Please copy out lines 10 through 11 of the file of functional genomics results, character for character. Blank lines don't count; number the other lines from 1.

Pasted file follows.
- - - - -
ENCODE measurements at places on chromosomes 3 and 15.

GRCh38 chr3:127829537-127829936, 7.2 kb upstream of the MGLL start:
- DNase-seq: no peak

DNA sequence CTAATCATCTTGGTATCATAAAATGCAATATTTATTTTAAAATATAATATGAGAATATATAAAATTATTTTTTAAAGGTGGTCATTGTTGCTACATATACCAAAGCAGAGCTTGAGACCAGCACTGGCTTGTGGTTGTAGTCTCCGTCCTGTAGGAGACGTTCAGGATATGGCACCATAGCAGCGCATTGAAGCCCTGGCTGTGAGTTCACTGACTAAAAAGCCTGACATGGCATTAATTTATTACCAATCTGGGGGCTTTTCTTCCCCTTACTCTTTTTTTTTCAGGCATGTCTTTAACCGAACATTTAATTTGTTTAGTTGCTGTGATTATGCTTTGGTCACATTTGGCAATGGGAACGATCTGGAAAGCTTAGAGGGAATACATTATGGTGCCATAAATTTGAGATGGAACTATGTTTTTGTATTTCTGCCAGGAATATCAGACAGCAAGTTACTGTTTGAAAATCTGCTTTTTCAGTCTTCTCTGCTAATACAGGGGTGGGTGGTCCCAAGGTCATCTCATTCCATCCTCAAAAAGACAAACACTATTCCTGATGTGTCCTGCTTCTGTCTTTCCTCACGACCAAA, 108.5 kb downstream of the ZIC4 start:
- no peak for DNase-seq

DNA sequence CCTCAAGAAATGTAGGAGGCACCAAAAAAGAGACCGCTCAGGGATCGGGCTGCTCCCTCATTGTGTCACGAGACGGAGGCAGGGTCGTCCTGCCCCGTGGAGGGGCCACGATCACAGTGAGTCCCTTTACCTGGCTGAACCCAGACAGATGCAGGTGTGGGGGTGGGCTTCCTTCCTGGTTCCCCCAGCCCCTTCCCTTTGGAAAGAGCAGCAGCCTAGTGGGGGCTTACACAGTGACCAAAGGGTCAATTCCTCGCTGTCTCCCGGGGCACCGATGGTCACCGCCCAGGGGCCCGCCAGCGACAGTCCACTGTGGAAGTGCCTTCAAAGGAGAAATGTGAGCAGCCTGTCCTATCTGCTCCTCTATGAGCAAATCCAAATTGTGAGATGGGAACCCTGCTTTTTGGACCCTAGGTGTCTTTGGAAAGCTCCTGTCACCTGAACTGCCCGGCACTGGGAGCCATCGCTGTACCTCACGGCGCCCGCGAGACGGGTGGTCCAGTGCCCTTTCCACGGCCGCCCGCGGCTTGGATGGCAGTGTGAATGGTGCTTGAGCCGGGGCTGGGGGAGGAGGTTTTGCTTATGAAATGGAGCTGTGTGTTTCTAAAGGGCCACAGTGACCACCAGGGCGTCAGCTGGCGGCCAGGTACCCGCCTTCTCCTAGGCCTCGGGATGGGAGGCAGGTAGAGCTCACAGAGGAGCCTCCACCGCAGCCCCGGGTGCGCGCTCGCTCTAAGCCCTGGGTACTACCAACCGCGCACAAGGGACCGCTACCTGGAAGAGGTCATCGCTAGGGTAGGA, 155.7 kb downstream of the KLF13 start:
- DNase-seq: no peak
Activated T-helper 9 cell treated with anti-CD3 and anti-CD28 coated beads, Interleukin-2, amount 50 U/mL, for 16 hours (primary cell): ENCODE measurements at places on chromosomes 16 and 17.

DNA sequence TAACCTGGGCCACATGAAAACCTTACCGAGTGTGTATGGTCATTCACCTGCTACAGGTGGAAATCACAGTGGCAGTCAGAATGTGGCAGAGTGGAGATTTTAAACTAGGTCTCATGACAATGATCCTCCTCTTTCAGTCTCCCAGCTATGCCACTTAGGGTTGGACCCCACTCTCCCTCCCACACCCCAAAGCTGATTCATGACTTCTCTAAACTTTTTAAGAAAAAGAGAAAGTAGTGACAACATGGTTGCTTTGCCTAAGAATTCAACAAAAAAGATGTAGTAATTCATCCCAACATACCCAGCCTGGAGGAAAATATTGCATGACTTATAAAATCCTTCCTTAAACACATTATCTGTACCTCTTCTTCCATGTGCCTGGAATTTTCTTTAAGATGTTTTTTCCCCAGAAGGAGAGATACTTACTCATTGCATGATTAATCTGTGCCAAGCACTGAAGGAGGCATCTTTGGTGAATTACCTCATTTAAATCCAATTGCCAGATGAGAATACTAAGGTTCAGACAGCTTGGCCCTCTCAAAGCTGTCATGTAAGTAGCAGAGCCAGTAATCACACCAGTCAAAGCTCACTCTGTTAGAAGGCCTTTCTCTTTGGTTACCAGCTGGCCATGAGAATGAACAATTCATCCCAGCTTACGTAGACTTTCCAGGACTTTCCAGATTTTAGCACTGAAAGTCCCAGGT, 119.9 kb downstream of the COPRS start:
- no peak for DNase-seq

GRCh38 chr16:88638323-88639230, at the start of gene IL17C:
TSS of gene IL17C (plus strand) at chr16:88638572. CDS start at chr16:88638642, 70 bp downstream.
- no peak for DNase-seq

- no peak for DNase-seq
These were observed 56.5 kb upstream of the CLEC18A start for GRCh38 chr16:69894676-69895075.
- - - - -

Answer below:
- no peak for DNase-seq

GRCh38 chr16:88638323-88639230, at the start of gene IL17C: